Although I was one of the three councillors who signed the Call-In of the Cabinet decision to engage consultants at an initial price of some £400,000 to come into the City Council and sort out the mal/administration.
As a Member of the Scrutiny Committee considering the call-in I was able to take a more active role than is permitted for the councillor presenting the case for the call-in.
That said, however, I singularly failed to gain the slightest insight into the thinking of the Cabinet that led them to apporove the engagement of expensive consultants without going out to tender. A Certificate of Exemption permits the “usual” tendering process to be circumvented. And for good reason according to the Chief Executive. The root and branch change required is not tinkering around the edges of myriad hierarchies but major heart surgery. “Would you consult the Yellow Pages if you wanted the best heart surgeon?” asked the Chief Executive. Well, of course not, we were told, because we would want to be sure of the very best and the best is sought by personal recommendation and personal knowledge of the person weilding the knife. So that disposed of the usual tendering process. Fine. So far so good, for the Cabinet decision.
But why the need for external consultants to tell us, basically how to best organise to deliver the best services?
Some of us can’t understand why our highly paid directors and heads of services haven’t got it sorted already; after all, when they were appointed we were assured they were the best people for the jobs with proven track records of delivering.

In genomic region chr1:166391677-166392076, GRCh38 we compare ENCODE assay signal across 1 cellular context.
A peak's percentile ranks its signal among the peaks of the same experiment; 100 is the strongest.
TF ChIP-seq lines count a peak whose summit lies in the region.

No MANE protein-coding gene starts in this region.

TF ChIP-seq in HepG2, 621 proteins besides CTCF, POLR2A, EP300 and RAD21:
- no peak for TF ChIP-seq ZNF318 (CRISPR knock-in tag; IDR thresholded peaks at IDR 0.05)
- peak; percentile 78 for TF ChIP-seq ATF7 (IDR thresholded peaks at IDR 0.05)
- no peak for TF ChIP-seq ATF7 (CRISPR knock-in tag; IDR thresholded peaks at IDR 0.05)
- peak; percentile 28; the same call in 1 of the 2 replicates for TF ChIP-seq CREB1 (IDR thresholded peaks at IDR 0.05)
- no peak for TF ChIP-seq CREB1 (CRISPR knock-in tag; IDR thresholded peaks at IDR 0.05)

Our problem is that we have limited imaginations. We have failed to appreciate that in fact without the insights of jargon ladened oragnisational management speak of a Tory supporting professor our City Council can never “move forward”.
So again, so far so good for a management driven decision which still left me puzzled about the political thought processes of the Cabinet. The Cabinet member for Resources cut a lonely figure under sustained questioning about the Cabinet’s political strategy. His fellow Cabinet member for Transformation did not speak at all. She left him floundering without a paddle.
At one point it seemed that the root and branch exercise was about saving money so that it could be invested in front line services. Asked what wold happen to staff de-jobbed, well they could be re-deployed in the front line. It was as though the Cabinet member had forgotten that the whole exercise is geared towards cutting £20m or more a year from the City Council’s annual £200m budget. When probed, the response was that we didn’t know how much we had to cut until the government told us! So what on earth the Cabinet think they are dong is anyone’s guess.
The Council Leader might, if his full-time employment allows him sufficient time to devote to his Council Leader’s responsibilities, ponder a Cabinet reshuffle. Surely a quadruple party alliance of Labour, Tory, Lib Dems and City Independents is able to develop some political analysis, strategy and leadership.
Anyway, after three hours, the Labour Chair called the vote and the 3 Labour councillors supported the Cabinet decision with the one City Independent and my Unaligned self voting against. One Labour member had left early to avoid a tangle with the whip; quite astute considering the Labour chief whip was present in the form of the silent Cabinet portfolio holder.
However, it’s not only about winning or losing votes. That is a forgone conclusion given that scrutiny committee has an inbuilt majority of the quadruple coalition. It is about keeping scrutiny alive…just. With only five unaligned councillors a heavy responsibility for scrutiny rests on a handful of people.